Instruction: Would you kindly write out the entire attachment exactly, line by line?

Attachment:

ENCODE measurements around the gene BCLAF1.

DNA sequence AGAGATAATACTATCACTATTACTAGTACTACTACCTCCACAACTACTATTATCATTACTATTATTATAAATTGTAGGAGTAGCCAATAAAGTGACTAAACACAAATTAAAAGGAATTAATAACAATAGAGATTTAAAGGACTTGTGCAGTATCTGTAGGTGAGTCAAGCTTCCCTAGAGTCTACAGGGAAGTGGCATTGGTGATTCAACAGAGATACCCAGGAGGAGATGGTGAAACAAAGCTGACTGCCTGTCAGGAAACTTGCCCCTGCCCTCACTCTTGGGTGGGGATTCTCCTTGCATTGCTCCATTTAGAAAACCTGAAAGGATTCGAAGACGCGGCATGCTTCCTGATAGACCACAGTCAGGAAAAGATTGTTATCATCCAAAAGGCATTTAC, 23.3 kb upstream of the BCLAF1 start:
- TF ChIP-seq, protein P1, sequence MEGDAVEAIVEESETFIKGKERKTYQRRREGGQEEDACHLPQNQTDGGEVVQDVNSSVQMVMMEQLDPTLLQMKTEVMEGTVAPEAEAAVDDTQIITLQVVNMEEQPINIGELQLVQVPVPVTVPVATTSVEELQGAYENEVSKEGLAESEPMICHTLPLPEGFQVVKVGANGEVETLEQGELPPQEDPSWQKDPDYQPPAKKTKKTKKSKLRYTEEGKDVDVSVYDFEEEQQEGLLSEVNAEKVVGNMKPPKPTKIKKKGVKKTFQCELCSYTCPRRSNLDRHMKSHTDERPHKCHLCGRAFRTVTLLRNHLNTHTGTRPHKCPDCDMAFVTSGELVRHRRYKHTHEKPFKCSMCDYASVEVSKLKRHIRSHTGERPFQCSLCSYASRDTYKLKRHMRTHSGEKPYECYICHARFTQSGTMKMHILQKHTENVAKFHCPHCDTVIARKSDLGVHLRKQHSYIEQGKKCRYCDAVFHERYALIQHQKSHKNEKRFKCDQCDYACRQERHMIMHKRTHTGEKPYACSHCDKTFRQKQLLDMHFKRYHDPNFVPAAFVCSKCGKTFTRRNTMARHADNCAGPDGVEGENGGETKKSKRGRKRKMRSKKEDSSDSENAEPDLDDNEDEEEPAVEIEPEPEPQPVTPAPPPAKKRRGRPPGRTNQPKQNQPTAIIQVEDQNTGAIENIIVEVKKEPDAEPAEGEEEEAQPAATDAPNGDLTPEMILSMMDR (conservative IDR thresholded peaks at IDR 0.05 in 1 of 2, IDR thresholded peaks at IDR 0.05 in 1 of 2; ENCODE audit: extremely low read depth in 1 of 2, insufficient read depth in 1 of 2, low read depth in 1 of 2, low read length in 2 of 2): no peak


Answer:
ENCODE measurements around the gene BCLAF1.

DNA sequence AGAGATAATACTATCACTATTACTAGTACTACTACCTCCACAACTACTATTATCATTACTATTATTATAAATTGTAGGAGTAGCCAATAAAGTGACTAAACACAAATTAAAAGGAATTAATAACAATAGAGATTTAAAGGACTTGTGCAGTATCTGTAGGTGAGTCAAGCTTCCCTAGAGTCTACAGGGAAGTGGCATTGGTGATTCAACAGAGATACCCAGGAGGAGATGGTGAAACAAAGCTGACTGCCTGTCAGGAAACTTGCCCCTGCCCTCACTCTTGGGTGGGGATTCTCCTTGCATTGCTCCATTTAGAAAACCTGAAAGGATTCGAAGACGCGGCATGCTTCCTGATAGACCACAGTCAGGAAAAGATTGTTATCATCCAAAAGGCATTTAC, 23.3 kb upstream of the BCLAF1 start:
- TF ChIP-seq, protein P1, sequence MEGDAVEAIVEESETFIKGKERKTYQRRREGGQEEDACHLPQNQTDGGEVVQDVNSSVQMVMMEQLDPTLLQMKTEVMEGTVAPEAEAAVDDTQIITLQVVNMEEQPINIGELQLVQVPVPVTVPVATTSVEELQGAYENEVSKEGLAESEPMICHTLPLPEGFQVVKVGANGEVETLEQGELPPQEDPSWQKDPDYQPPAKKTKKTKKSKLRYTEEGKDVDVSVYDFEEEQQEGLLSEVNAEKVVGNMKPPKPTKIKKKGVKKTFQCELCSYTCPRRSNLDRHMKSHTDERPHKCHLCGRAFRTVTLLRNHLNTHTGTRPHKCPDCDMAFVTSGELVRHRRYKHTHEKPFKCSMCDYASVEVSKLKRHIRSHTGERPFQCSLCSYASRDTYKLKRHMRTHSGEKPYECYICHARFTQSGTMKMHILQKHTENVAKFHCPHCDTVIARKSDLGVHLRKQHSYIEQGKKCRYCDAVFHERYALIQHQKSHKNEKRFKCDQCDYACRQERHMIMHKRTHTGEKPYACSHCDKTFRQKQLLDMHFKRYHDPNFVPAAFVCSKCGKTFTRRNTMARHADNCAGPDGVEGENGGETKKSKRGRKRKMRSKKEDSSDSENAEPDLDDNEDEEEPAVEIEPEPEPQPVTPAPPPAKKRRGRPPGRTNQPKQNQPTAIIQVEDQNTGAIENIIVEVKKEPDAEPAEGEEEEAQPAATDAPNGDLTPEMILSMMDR (conservative IDR thresholded peaks at IDR 0.05 in 1 of 2, IDR thresholded peaks at IDR 0.05 in 1 of 2; ENCODE audit: extremely low read depth in 1 of 2, insufficient read depth in 1 of 2, low read depth in 1 of 2, low read length in 2 of 2): no peak